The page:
Toxic Assets

Why banking with Hezbollah is bad for business

Translations of this item:

As mass protests and violence continue to take place throughout the Middle East, US and European policy makers have been called on to take action. Many have assumed this would take the form of military action or diplomacy. In the case of Libya, it has taken both. But as events drag on there and elsewhere, the appetite in Washington is actually turning increasingly towards economic means of achieving policy objectives.

In recent years, the US has engaged in economic warfare against rogue actors around the globe. A targeted financial sanctions regime has been put in place against countries that include Iran, Syria, Sudan and Myanmar, and groups classified by the US as terrorist organizations, such as Al-Qaeda, Hamas and Hezbollah. The banking sector, in particular, has been used by Washington and other world capitals to target countries, entities and corporations engaged in illicit finance.

Targeted financial measures have been taken against Libya’s Qadhafi regime, but perhaps the best recent example of how the US puts the economic screws to unsavory actors has taken place in Lebanon.

In addition to being one of the world’s most notorious militant groups (and political parties), Lebanese Hezbollah runs a massive finance operation. For years, it has abused the formal and informal financial sectors around the globe, and continues to move money to further its Islamist agenda. In February, the US Treasury Departmentnamed and shamed a Lebanese financial institution, the Lebanese Canadian Bank (LBC), for providing Hezbollah with banking services. Last week, lawyers for LCB called the charges “inaccurate, misleading, and on several occasions, simply incorrect.”

While not surprising that a Lebanese bank may have played such a role for Hezbollah, clearly the US was putting Lebanese banks on notice that providing Hezbollah with banking services will get you cut off from the US financial system.

In its action, the US Treasury blacklisted LCB and its subsidiaries under Section 311 of the Patriot Act for aiding and abetting acts of money laundering, terrorist financing and narcotics trafficking on behalf of Hezbollah to the tune of hundreds of millions of dollars.

Other banks that have earned this distinction include the Commercial Bank of Syria, Banco Delta Asia and Myanmar Mayflower Bank. According to the US Treasury, LCB helped Hezbollah move funds with the sale of illegal drugs from South America, Europe, West Africa and the Middle East, as well as move value through commodities like used car dealerships in the United States.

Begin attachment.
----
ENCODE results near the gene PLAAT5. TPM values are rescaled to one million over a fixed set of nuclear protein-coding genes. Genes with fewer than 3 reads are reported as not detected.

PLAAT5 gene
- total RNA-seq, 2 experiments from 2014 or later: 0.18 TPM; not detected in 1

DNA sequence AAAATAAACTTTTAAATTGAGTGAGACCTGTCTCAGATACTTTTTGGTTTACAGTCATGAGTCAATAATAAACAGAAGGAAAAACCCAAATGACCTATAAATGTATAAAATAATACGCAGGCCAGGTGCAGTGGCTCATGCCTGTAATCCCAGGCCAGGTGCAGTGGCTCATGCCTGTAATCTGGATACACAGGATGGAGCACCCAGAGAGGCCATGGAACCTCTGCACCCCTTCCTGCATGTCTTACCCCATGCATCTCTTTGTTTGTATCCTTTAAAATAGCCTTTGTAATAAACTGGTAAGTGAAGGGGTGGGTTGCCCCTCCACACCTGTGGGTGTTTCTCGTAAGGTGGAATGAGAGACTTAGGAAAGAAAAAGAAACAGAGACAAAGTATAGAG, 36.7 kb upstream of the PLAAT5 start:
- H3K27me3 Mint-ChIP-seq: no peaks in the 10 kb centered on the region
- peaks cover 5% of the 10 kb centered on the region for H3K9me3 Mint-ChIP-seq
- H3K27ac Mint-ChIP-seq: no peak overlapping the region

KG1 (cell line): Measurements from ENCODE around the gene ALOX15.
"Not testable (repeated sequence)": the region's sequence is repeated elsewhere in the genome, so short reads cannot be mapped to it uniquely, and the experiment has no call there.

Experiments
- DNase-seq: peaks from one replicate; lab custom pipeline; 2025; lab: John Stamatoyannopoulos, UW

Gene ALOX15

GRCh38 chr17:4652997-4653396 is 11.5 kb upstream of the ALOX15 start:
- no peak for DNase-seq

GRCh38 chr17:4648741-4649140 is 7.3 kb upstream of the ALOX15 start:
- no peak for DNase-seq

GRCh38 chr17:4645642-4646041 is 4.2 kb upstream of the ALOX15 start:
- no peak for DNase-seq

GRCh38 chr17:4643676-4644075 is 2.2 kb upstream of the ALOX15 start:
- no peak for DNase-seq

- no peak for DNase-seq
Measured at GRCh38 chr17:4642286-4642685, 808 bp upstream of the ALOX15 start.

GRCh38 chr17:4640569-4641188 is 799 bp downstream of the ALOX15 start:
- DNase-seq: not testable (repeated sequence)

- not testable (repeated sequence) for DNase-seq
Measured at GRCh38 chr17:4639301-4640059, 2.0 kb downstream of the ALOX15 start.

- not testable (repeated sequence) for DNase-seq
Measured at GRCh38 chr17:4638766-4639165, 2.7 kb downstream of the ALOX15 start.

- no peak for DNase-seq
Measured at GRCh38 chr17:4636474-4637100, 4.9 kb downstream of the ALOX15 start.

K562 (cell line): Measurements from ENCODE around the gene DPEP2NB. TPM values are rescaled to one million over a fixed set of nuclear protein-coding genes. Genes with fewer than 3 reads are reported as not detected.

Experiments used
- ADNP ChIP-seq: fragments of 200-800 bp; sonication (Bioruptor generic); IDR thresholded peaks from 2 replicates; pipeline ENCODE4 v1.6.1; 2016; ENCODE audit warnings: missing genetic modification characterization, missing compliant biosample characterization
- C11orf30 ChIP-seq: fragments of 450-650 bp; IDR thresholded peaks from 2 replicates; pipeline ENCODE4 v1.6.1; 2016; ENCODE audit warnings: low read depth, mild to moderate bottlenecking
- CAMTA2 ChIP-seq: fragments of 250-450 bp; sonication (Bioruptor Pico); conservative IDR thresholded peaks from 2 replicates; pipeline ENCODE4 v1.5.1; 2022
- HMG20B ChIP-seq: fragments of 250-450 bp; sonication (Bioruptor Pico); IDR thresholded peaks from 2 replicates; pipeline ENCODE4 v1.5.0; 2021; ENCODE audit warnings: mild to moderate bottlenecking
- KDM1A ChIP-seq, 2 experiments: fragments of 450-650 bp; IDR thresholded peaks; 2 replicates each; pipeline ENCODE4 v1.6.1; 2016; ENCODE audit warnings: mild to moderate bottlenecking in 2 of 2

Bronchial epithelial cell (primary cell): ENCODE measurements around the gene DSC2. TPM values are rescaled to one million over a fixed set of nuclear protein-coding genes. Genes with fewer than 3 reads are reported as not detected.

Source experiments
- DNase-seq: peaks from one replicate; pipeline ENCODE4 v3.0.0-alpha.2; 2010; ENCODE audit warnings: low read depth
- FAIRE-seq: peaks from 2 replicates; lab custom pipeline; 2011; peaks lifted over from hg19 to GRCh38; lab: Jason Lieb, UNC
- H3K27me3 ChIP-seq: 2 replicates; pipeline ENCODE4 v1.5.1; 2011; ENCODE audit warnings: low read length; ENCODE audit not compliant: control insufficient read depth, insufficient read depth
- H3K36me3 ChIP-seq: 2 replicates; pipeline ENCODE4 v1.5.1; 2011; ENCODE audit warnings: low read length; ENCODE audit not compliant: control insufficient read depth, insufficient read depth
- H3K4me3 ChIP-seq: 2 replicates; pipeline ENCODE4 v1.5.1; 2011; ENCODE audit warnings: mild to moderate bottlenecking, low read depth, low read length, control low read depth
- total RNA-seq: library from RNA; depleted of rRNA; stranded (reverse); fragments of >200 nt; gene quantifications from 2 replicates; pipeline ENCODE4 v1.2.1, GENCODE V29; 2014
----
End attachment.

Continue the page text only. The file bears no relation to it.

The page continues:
Whether most Lebanese like it or not, Hezbollah is a designated terrorist organization in the US. Today, there are reportedly Hezbollah-trained guerillas attacking coalition forces in Iraq. The group has also killed and kidnapped a great number of Europeans and other nationals throughout its sordid history. It is only natural, therefore, that the US government would blacklist a bank that has acted on Hezbollah’s behalf.

As importantly, it is worth remembering that LCB was blacklisted not only because it stands accused of serving as Hezbollah’s bankers, but because they were facilitating criminal activity.

The US government—and the US Treasury Department in particular—is tasked with ensuring the safety and soundness of US financial markets. When any financial institution engages in illicit activity, the US reserves the right to block their access to its market. In fact, the US has blacklisted approximately 250 financial institutions around the world for their role in activities that include proliferating weapons of mass destruction, terrorism and narcotics trafficking.

After the designation, Societe Generale won a bid to merge with LCB. It has been reported that LCB was put up for sale immediately after the Treasury designation, which essentially cut off the bank from the international market.

Societe Generale’s governor recently made comments that his bank made the offer to buy the bank with the understanding that they will ensure “a clean balance and [that it] is well managed despite the accusations leveled by the US Treasury.” Reading between the lines, Societe Generale was apparently promising to clean up LCB’s act.

Lebanese Central Bank Governor, Riad Salameh, recently stated that Washington has no intention of targeting the Lebanese banking sector. And he admitted that the US Treasury requested the merger as a way to “remove the scandal-hit administration and resume confidence in the bank.” LCB reportedly sold for as much as $620 million.

What can the Lebanese government do to avoid such embarrassments in the future? Treasury officials have warned foreign banks and companies that do business with Hezbollah that they could lose access to the US market. Lebanese banking authorities and government officials may wish to inform Lebanon’s 52 commercial banks that when they offer banking services to Hezbollah-linked companies, officials or any other “terrorist” entity, they are helping to circumvent US sanctions.

There are international organizations such as the Financial Actions Task Force (FATF), whose mission is to help countries and their banks comply with international standards. The Lebanese government and its banks might wish to avail themselves of their assistance.

The US government could not be more clear: Bankrolling “terrorism” is toxic for business if you carry out transactions with American entities or the US dollar. It’s a lesson bankers in Lebanon understand, and others during this Arab Spring may soon come to realize as well.